By Joel Warner
By Michael Roberts
By Alan Prendergast
By Michael Roberts
By Michael Roberts
By Amber Taufen
By Patricia Calhoun
By William Breathes
"Even a wretched life means something," he implored the judges. "Even a wretched life can change. I do not want to die, for I know I've turned around."
However, if the judges decided he should die, Neal said, "I will submit fully...remembering special moments" with his victims.
In his opening, Tingle hadn't really outlined the aggravators the state would try to prove. So now Neal did it for him. The crime was "especially heinous, cruel and depraved," he said. "That's an accurate assessment."
He'd killed two or more people by "lying in wait." True. He'd "intentionally" killed two or more people with "universal malice and extreme indifference to the value of human life." True. He'd killed a kidnapped person. True. He'd killed to prevent prosecution. True: "That's what precipitated the whole thing." And he'd killed for monetary gain. "Yes," he concluded, "all of the aggravating factors are present."
As for mitigators, Neal said, there were only three, starting with his age. Although he was 42 at the time of the crime, his troubled past had left him "a child...hiding and stalking...scared of being punished for what he had been doing and what he had become." As a result, he could not "appreciate the wrongfulness" of his conduct," he said, then added, "I knew that what I was going to do was wrong and chose to do it anyway." Only halfheartedly, he contended that he might have been under "unusual and substantial duress" at the time of the crimes. "I've been through a lot of tough times in my life, but I don't see it."
After that, Neal's opening, the hearing moved quickly. Tingle and Bachmeyer presented the evidence of the crimes. Neal's rape victim took the stand and bravely recounted the horrors of her ordeal. Through it all, Neal sat listening, declining to cross-exam the witnesses, while his counsel, Canney, sat silently stewing. When it came time to present his case for mitigation, Neal called only a few witnesses, including Byron Plumley, an adjunct professor of religion at Regis University, who testified that Neal's conversion seemed genuine.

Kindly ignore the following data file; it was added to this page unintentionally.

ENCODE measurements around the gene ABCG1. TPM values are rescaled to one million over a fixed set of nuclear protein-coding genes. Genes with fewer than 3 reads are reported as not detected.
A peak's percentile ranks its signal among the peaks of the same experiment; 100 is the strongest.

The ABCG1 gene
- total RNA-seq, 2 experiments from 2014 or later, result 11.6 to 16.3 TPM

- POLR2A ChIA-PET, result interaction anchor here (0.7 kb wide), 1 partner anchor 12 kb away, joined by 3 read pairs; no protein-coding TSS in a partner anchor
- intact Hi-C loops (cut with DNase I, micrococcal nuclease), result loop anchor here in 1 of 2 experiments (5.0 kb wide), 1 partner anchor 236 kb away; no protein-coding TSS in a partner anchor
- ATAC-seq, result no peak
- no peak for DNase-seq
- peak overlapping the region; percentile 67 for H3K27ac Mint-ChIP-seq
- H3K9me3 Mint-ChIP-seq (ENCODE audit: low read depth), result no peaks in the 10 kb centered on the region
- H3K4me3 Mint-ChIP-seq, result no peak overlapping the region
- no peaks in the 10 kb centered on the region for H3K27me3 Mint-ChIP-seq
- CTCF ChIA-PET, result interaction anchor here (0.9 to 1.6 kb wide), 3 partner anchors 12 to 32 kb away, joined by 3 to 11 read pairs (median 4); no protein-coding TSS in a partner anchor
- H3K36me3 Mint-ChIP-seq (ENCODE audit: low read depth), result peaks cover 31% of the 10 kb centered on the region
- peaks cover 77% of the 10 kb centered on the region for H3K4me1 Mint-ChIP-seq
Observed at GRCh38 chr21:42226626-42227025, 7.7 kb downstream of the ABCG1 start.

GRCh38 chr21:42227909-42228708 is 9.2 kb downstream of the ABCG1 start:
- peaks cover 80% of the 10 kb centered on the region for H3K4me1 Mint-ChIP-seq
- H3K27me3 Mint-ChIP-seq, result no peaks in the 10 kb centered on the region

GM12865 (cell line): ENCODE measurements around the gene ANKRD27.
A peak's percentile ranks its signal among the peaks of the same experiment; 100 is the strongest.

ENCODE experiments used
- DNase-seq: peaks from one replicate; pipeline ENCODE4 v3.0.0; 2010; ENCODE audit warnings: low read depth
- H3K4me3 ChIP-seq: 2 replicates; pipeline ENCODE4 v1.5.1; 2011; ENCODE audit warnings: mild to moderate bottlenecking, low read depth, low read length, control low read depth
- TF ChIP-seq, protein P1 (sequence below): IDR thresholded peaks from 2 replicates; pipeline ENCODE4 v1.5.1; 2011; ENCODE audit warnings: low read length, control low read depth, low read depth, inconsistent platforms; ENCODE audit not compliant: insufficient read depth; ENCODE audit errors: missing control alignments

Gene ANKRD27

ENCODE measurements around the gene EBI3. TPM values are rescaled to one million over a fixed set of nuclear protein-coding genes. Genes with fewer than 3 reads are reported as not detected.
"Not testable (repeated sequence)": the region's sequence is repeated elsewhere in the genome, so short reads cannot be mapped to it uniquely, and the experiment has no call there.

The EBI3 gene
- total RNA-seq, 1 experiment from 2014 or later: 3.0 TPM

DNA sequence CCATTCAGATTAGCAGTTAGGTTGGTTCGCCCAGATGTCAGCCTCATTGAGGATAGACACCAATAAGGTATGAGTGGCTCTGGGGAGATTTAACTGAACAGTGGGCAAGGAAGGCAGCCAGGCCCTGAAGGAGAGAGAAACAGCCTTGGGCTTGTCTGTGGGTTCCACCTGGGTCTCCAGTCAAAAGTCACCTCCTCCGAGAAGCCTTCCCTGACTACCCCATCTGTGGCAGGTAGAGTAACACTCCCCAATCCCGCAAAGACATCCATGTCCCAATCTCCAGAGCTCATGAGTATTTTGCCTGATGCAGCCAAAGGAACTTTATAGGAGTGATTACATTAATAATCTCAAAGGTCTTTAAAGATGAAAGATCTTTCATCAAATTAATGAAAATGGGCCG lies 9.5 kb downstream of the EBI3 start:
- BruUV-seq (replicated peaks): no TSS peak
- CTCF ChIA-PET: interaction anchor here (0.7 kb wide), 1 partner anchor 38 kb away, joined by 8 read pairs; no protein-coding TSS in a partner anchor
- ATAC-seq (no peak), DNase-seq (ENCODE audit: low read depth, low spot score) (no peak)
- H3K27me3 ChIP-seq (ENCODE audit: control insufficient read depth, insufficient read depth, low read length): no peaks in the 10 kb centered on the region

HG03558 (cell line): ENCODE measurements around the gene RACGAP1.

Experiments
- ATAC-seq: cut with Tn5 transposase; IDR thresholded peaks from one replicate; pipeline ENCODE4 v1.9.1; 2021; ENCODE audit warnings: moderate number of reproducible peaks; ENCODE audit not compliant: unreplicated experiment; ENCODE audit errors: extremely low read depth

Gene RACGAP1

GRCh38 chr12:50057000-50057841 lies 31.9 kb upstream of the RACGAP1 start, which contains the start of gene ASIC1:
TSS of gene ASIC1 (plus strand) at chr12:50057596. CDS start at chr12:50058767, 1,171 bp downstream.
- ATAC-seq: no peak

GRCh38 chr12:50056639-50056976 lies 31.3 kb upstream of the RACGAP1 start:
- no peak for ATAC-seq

On September 29, 1999, the three judges returned with their verdict. In their deliberations, they had determined that the state had proved all of its aggravators. Then they'd rejected all of Neal's mitigators. More than that, they'd rejected everything Neal had to say for himself.
They didn't believe that he'd been sexually assaulted. They doubted his remorse: "William Neal is so self-absorbed that his capacity for remorse is questionable," they determined. Even his religious conversion "is suspect given the timing.
"William Neal claims to be a changed man and, therefore, requests mercy. William Neal cannot point to the past as a basis for mercy but asks the panel to trust him in his promise toward the future. This panel is unwilling to do so. The panel relies upon the past as the best predictor of the future. William Neal's plea rings hollow in light of his past deceits and evil deeds."
Judge Anderson read the verdict as Neal stared straight ahead. The "only penalty for the brutal, needless killing visited upon these kind and lovely ladies," the judge pronounced, "is death."
A few minutes later, Canney stood in the hallway outside the courtroom. "I don't know if Cody is so wrought with guilt that he felt he had to represent himself," he told reporters. "It may be part of his mental illness."
The victims' families gathered downstairs. "This brings some closure, but it does not bring back my mom, Angela or Rebecca," Holly Walters said.
"This is not going to be over for us for a very, very long time," said Wayne Fite, Angela's father.
Both said they planned to attend Neal's execution. "To the end," added Wayne. "To the end," echoed Holly.
In December 1999, David Kaplan was appointed to what he called "the best job in the world" -- heading the state public defender's office. He'd worked as a public defender from 1983 to 1987 before leaving for private practice. Now he would oversee a staff of 200 trial lawyers, 21 appellate attorneys, 62 investigators and 51 office workers, with 21 offices statewide serving indigent clients. It was one of the most aggressive and well-financed public-defender systems in the country.
Kaplan replaced David Vela, who'd chosen not to seek reappointment. The new chief told the Denver Post that it had been his boyhood dream to become a criminal defense lawyer after reading attorney F. Lee Bailey's The Defense Never Rests.
When people asked how he could defend killers and rapists such as Francisco Martinez, Kaplan said he would tell them, "Humanity is in every person we defend. People are rarely 100 percent evil." One of his agency's main roles was to keep the power of government in check, he said. He also hoped to see death-penalty decisions taken away from three-judge panels and returned to jurors.
Kaplan wasn't the only one dissatisfied with the panels.
A month before George Woldt was scheduled to go on trial in March 2000, the legislature was considering two dueling bills. As promised, state senator Ray Powers had introduced a measure that would give sentencing responsibilities to a single trial judge. The "will of the people" was being subverted, the lawmaker said, since with the panels a single individual could circumvent justice and the will of the majority.